Chapter 1: Ledbury Hunting Trip
As I drummed my freshly painted nails (hunting red of course) on the shiny glass table in impatient anticipation of the clock chiming for 1 o'clock I dreamed of what tomorrow might bring. A few months previous a few of us had thrown around the idea of going to England and hunting with the Ledbury. Having not really materialised, the invention of ‘whats app’ group quickly focused peoples mind and before we knew it there were 11 of us booked and going. In the weeks preceding we all regularly exchanged our thoughts on what it would be like, sharing photographs of various hunting falls found online and images of the famous Ledbury hedges. A sort of nervous excitement and anticipation surrounded us all and I think we all dreamed of galloping around the English countryside for the preceding three nights.
As the clock struck one I speedily clip clopped out of my final work meeting of the day, up the stairs to my office where I quickly changed, grabbed my suitcase and dashed out the door. I ran across the street to the railway track as the train was slowly pulling up. I hadn’t time to buy a ticket but I nervously jumped aboard anyway and hoped for the best. This weekend was represented by danger and perhaps it was starting how it meant to go on. I nervously shifted from one foot to the other as I scanned around for a ticket inspector. One, two, three stops and I was clear. Next stop was me. As the tram driver hollered the name of the Four Courts stop I jumped off, suitcase in toe, delighted with myself for not being caught, as if somehow the scene was now set for the entire weekend.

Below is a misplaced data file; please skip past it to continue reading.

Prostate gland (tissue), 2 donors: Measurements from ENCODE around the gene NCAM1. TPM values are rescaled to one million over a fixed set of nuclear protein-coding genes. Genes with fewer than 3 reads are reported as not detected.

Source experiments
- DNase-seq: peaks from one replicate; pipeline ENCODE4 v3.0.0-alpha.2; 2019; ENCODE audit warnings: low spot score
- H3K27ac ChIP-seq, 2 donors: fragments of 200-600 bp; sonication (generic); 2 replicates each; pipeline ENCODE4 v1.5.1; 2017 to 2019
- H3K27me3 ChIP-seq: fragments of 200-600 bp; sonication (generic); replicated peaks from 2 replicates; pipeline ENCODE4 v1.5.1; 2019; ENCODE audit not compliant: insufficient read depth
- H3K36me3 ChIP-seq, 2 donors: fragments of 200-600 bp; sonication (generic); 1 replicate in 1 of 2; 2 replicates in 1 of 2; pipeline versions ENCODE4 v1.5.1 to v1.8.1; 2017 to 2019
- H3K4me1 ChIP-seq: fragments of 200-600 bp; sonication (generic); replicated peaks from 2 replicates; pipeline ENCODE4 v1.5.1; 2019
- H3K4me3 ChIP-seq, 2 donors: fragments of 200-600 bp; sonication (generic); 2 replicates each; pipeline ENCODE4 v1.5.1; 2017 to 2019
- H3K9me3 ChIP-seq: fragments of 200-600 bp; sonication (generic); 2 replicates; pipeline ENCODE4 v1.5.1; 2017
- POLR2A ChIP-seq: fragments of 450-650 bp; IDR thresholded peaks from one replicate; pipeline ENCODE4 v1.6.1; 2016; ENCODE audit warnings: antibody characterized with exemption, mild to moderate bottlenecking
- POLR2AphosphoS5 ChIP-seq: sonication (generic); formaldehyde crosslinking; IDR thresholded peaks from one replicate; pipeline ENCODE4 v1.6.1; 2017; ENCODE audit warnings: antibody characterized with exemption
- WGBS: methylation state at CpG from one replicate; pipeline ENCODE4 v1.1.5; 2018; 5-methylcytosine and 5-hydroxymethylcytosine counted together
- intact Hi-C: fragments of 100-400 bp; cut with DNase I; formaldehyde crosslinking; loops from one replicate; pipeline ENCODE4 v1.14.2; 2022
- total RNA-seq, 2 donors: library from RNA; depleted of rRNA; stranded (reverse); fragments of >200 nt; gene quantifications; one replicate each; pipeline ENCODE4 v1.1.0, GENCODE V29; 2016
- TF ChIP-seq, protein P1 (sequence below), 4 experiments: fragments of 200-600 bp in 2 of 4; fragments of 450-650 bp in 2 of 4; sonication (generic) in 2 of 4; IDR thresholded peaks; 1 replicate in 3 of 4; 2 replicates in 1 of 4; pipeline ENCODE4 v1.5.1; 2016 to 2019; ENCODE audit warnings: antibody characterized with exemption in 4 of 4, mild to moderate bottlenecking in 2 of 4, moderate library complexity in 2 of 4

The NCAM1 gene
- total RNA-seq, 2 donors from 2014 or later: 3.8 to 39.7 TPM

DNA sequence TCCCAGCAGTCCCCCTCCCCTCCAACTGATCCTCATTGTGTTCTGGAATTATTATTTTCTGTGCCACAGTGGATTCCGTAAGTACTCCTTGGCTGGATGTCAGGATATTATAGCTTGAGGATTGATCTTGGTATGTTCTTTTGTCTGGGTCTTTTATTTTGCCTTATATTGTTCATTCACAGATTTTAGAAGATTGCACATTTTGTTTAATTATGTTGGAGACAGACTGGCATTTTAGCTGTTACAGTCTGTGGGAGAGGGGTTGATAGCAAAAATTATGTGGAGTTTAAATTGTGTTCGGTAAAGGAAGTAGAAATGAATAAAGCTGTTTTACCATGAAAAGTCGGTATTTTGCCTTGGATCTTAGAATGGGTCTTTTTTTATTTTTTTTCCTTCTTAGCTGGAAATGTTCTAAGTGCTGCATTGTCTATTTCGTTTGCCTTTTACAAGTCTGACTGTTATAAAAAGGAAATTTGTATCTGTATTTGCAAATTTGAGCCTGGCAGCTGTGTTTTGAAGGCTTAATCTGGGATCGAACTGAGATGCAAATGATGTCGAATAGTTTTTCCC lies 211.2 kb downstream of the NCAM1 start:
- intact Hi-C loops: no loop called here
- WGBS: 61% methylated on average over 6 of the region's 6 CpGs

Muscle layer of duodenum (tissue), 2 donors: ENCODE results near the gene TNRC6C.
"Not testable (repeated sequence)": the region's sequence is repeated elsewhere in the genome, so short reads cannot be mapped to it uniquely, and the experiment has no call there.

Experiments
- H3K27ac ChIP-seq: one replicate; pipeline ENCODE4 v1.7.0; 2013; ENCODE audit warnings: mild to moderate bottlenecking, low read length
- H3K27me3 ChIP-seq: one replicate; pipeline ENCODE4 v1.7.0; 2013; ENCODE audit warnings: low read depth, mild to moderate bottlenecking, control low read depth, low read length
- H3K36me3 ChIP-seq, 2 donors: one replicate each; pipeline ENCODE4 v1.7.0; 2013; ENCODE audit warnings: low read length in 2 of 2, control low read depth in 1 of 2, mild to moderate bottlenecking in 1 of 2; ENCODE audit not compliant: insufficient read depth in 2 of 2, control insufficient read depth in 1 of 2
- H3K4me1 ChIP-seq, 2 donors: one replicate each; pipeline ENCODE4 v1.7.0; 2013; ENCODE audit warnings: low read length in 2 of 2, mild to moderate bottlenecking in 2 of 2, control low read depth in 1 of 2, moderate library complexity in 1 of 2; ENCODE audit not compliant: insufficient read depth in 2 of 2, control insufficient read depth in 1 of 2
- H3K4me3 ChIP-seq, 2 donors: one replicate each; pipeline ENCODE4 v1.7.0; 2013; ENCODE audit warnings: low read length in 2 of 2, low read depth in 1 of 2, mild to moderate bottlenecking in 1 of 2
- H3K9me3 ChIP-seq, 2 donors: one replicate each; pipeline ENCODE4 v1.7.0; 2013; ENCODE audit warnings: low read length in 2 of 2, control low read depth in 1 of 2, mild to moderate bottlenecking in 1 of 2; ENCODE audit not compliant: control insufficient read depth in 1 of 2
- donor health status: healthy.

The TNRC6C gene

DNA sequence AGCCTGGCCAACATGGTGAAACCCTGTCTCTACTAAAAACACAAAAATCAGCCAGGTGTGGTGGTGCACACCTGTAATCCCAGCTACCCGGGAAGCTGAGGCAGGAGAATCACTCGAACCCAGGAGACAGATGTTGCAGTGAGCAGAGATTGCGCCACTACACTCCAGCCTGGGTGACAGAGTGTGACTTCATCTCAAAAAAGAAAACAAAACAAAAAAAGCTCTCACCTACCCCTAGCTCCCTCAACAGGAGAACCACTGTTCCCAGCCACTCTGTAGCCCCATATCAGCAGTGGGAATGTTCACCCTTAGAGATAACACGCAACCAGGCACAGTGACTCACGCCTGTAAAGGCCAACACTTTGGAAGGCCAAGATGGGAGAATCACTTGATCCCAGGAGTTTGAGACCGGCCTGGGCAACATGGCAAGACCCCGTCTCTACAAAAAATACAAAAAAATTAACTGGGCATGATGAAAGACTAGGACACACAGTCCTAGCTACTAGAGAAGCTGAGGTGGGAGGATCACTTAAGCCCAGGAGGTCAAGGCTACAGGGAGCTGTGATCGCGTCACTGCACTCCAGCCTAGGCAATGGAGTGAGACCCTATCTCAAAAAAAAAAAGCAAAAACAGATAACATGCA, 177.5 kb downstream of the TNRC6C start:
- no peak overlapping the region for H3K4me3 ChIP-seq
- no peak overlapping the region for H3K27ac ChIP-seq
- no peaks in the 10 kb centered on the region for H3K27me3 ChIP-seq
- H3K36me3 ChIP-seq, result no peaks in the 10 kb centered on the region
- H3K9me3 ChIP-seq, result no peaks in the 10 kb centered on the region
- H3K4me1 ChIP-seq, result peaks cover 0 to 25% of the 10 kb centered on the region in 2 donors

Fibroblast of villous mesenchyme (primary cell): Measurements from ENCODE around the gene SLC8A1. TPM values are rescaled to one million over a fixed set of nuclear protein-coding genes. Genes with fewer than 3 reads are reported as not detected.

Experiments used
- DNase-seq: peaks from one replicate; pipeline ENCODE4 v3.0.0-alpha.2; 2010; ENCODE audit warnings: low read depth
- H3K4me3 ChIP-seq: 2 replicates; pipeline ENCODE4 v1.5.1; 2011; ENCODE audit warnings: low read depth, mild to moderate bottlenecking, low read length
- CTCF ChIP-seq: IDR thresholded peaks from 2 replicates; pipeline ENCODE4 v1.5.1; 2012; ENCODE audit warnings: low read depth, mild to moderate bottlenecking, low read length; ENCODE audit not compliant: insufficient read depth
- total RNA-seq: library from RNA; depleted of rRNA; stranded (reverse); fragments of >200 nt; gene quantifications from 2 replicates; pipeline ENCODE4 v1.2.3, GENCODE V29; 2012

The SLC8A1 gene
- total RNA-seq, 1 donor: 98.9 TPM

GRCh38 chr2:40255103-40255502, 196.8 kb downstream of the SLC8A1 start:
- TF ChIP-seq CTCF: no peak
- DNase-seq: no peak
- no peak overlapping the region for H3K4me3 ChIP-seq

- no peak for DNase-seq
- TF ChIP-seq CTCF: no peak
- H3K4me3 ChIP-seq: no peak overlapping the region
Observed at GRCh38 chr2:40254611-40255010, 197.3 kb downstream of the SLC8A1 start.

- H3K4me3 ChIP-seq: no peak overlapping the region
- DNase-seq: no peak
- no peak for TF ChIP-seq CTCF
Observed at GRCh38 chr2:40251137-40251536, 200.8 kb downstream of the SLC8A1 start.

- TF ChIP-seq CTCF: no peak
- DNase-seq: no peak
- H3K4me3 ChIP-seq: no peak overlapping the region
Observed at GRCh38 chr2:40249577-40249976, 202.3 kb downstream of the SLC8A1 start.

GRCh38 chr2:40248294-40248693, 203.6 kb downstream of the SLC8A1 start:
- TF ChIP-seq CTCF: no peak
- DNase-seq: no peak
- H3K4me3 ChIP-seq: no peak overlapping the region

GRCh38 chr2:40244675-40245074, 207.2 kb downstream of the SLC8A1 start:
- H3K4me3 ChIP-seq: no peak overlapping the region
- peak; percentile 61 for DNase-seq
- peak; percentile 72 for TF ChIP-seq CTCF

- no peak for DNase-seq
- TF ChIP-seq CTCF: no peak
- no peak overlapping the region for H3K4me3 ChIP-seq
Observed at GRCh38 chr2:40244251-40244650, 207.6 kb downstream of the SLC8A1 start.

I was meeting two friends Karl and Zohra Smyth at the Four Courts as they also work in the City Centre. My fiancée William and I had been stabled beside them in RDS 2 years previously and we had become firm friends since. A mutual love of drinking hot whiskeys at 10.30am of a Tuesday morning in a small pub in the middle of nowhere before blasting around the countryside for a few hours, aboard a horse following hounds, may have had something to do with it. I answered the phone to Zohra as the tram pulled past-and there she was across the street. I yelped with excitement when I saw her familiar hunting face amidst territory that I had only ever related to my work. It seemed strange but also brought a certain warmth. I skipped across the street and we embraced each other, giggling like giddy school girls as we bundled into the back of her brother’s jeep and took off to the airport.
We laughed and joked as we exchanged texts and phone calls with the other members of the group, constantly updating each other with what we were doing, excited for our first meeting at Dublin airport. I was laying on a bunch of bags and wondering what was poking into my back, I curiously felt about and pulled out a hip flask. I thought “no time like the present”. I opened the flask and we passed it around, giddy with anticipation that this time tomorrow we would be on horses with the famous Ledbury Hunt, galloping across magnificent open British country. We were practically jumping up and down in the jeep with excitement.